One dark Chicago night in 1926, Fats Waller was leaving his regular gig at the Sherman Hotel when he was surrounded by four armed men. Waller was one of the most popular jazz musicians of his time, and one of the most prolific composers. But he had no idea what was about to happen.
One of the armed men shoved a pistol into Waller’s ample belly and told him to get into the limo. Fearing for his life, the pianist did as he was told. He was driven out of town, down to Cicero. The car pulled up outside the Hawthorn Inn and Waller was led inside, gun still pointed at his back, and told to sit down at the piano and start playing.
As he looked around him, Waller realized that he was at a birthday party for the infamous Al Capone, who had relocated his headquarters to Cicero, where he had a better deal with officials, police, and rival gangs than he had had in Chicago. Capone was turning 27 and Fats Waller was a surprise birthday present from “the boys.”
In 1926, America was in the grip of prohibition, and as a result, Capone was at the height of his power. It was still three years before the St. Valentine’s Day Massacre, after which he was dubbed “Public Enemy Number One.” It was five years before Capone was sent to jail for tax evasion, where he would serve eight years of an 11-year sentence, including time in Alcatraz, and just over six years after that, aged 48, Capone would be dead.
But 1926 was a great time to be alive. Capone was head of a massive crime organization following the “resignation” of Johnny Torrio, who had been shot several times. The Chicago Outfit ran an illegal brewery and transportation network that reached across the border to Canada. Several establishments that refused to buy their alcohol from the Outfit were mysteriously blown up, leading to an estimated 100 deaths.
Ironically, though several of Al’s brothers worked with him in the alcohol business, his older brother Vincenzo Capone changed his name to Richard James Hart and became a prohibition agent in Homer, Nebraska. There, he orchestrated a series of successful raids against bootleggers, which earned him the nickname “Two-gun” Hart.
Capone’s reign as head of the crime gang also saw an increase in the number of brothels in Chicago. Yet despite his ruthless violence against rivals and others, Capone gave large donations to charity and earned a reputation as a modern-day Robin Hood.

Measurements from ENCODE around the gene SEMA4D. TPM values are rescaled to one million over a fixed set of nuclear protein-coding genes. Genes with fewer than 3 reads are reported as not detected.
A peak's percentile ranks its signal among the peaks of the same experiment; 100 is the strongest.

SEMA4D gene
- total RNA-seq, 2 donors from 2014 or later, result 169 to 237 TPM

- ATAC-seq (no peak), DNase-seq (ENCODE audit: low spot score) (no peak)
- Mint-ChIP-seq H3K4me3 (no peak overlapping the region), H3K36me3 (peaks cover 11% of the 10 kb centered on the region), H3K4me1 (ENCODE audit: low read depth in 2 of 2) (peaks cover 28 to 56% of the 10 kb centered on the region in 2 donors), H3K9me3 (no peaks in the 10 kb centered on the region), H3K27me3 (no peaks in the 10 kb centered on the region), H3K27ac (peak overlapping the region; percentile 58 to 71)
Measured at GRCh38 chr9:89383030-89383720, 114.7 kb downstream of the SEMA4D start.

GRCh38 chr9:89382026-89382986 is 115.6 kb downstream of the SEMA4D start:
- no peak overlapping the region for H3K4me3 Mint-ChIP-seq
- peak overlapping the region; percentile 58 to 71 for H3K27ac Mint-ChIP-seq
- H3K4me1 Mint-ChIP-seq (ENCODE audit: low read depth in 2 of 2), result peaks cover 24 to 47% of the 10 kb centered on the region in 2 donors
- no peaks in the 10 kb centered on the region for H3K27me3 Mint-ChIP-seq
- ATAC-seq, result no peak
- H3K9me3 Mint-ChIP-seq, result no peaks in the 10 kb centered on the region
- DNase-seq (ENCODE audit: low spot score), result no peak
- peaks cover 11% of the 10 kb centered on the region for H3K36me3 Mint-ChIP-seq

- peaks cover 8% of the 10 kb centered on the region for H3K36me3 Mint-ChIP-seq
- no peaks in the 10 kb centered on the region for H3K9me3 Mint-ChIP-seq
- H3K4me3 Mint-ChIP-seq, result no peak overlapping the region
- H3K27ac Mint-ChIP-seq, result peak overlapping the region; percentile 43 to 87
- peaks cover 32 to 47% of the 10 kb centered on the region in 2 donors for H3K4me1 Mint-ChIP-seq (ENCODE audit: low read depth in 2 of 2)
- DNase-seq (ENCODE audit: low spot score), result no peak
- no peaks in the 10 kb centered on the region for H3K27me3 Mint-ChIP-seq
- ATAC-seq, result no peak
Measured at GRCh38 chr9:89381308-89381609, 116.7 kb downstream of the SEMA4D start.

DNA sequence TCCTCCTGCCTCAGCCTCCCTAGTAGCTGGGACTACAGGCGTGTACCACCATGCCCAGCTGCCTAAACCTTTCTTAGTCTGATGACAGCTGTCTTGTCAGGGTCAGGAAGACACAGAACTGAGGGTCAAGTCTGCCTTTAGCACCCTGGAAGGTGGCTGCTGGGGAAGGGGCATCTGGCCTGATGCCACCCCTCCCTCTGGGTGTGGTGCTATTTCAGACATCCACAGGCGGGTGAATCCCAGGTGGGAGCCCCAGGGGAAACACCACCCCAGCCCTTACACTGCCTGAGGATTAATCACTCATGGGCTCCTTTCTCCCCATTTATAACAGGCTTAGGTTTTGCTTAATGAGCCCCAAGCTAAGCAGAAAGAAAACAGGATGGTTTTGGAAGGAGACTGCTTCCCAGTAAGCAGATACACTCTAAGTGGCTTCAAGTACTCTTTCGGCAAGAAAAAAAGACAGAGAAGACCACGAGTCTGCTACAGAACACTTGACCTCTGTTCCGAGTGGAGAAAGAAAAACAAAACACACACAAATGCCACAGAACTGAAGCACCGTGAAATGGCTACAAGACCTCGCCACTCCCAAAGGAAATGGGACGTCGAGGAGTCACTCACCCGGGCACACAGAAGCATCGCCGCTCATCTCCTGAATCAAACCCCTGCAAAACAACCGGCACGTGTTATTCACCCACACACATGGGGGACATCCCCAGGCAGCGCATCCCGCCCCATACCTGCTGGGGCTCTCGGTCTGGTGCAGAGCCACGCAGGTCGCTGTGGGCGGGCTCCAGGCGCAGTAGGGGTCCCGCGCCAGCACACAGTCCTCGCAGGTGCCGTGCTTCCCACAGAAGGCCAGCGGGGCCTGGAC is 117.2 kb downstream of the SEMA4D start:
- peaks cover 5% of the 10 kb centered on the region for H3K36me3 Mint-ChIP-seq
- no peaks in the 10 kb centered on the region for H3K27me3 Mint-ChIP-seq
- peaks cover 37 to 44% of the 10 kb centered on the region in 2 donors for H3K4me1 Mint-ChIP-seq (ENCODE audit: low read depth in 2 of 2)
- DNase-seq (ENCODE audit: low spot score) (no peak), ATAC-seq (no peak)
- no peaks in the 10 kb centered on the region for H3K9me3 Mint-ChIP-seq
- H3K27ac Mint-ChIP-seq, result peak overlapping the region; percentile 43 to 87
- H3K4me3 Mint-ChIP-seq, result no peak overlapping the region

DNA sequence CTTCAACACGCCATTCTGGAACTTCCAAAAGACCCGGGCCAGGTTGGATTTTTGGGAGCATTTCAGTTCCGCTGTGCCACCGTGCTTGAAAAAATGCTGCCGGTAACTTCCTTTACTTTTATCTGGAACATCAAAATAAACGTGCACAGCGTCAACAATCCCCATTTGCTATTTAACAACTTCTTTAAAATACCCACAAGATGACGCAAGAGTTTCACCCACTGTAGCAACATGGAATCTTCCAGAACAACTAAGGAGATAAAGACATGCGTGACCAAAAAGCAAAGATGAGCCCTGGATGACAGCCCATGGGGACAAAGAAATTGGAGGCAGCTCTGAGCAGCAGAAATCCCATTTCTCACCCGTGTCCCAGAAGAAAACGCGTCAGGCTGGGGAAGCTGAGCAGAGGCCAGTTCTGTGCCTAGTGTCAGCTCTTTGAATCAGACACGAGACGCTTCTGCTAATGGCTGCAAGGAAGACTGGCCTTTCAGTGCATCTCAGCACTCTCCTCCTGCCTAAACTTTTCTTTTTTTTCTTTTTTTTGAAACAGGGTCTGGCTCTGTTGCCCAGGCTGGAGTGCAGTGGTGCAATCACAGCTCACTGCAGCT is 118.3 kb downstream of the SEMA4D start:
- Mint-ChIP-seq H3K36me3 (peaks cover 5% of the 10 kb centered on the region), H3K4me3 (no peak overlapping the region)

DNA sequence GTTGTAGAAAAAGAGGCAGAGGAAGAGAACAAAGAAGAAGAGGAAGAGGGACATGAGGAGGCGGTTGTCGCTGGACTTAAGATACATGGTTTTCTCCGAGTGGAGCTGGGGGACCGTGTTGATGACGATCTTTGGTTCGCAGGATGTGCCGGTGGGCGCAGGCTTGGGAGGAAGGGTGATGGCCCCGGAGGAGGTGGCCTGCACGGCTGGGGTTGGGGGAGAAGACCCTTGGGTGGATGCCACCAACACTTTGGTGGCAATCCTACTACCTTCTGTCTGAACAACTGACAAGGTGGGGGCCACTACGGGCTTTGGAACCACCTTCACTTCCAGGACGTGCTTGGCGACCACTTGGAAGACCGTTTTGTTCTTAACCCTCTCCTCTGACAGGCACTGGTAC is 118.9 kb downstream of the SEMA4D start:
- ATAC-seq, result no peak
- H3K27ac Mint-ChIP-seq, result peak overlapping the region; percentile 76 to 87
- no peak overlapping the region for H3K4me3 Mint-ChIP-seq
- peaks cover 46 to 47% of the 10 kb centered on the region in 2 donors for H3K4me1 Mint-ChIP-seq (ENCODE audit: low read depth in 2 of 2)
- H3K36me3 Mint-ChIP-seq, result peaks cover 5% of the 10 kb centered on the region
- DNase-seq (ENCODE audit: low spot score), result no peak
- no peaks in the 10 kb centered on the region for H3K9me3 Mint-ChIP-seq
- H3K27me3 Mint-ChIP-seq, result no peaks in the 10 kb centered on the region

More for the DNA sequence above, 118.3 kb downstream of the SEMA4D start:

In addition to a penchant for the ladies, Capone liked wearing fancy suits, and enjoyed expensive cigars, gourmet food and drink. He was also known for wearing flashy and flamboyant jewelry. And he loved to party.
So, when his henchmen were trying to come up with a present to give their boss for his 27th birthday, they could think of nothing better than bringing him Fats Waller, one of his favorite musicians.
Waller played at gunpoint for three days, entertaining the mafia boss and those who were celebrating with him. But the pianist loved to party almost as much as Capone did, especially as after every song he received large cash tips and drinks. By the time he stumbled out of the Hawthorn Inn, Waller had thousands of dollars in his pockets and had developed a taste for fine champagne.
He also had a watertight excuse if he were ever questioned by the FBI — he could honestly claim he had no ties to the mob boss. Waller never played for Capone again, but continued touring until 1943, when he died of pneumonia, aged only 39. At his funeral, the pastor who eulogized him praised Waller, saying he “always played to a packed house.”
The story of Capone and the kidnapped musician got me thinking about how difficult birthdays are. Not only is it hard to find the right present for someone (after all, not everyone can have Fats Waller at gunpoint), but also how tricky it is to actually keep track of birthdays.
The earliest recorded birthday was that of Pharaoh, described in Genesis 40:20. As part of the celebrations, Pharaoh restored the chief butler to his position and executed the chief baker. However, it is possible that this was not actually the anniversary of Pharaoh’s birth, but rather the anniversary of his coronation. Many Pharaohs were believed to be deities once they ascended the throne, and thus it may mark his “rebirth” as a god.
We know from the Palermo Stone that the ancient Pharaohs celebrated a feast called “Appearance of the King” every two years, on the anniversary of their coronation. Is it possible that this is what Pharaoh was celebrating? Perhaps that explained the strange Hebrew phrase “yom huledet et par’o” rather than the simpler “yom huledet par’o” that we would use in modern Hebrew.
You see, until recently it was rather difficult to know when someone’s birthday was. Until modern record keeping, most people didn’t know the day they were born. A friend of mine, who came to Israel with his parents from Morocco as a child, recently turned 70. But nobody knows exactly when. When his mother and father arrived in Israel, they did not know his date of birth. In Morocco, there were no birth certificates at that time. So the official documents list his birthday as 0/0/1949.